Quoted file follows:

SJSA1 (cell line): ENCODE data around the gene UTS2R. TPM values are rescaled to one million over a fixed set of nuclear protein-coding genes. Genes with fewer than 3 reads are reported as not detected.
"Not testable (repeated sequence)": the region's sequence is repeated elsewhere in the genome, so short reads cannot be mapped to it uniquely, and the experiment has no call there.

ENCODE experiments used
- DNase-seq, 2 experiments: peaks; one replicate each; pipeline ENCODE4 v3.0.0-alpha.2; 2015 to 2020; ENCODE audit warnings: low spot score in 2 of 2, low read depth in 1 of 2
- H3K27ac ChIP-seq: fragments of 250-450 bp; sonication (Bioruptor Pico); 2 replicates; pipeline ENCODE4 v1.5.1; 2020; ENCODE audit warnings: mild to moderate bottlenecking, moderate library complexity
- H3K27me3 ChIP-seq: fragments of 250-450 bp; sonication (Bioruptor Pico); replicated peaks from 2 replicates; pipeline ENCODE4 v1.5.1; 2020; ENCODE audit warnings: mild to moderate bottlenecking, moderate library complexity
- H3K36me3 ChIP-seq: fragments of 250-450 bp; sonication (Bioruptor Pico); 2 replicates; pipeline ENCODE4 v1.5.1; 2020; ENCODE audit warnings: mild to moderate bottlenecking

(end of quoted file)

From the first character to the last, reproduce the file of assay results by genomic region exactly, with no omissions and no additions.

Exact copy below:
SJSA1 (cell line): ENCODE data around the gene UTS2R. TPM values are rescaled to one million over a fixed set of nuclear protein-coding genes. Genes with fewer than 3 reads are reported as not detected.
"Not testable (repeated sequence)": the region's sequence is repeated elsewhere in the genome, so short reads cannot be mapped to it uniquely, and the experiment has no call there.

ENCODE experiments used
- DNase-seq, 2 experiments: peaks; one replicate each; pipeline ENCODE4 v3.0.0-alpha.2; 2015 to 2020; ENCODE audit warnings: low spot score in 2 of 2, low read depth in 1 of 2
- H3K27ac ChIP-seq: fragments of 250-450 bp; sonication (Bioruptor Pico); 2 replicates; pipeline ENCODE4 v1.5.1; 2020; ENCODE audit warnings: mild to moderate bottlenecking, moderate library complexity
- H3K27me3 ChIP-seq: fragments of 250-450 bp; sonication (Bioruptor Pico); replicated peaks from 2 replicates; pipeline ENCODE4 v1.5.1; 2020; ENCODE audit warnings: mild to moderate bottlenecking, moderate library complexity
- H3K36me3 ChIP-seq: fragments of 250-450 bp; sonication (Bioruptor Pico); 2 replicates; pipeline ENCODE4 v1.5.1; 2020; ENCODE audit warnings: mild to moderate bottlenecking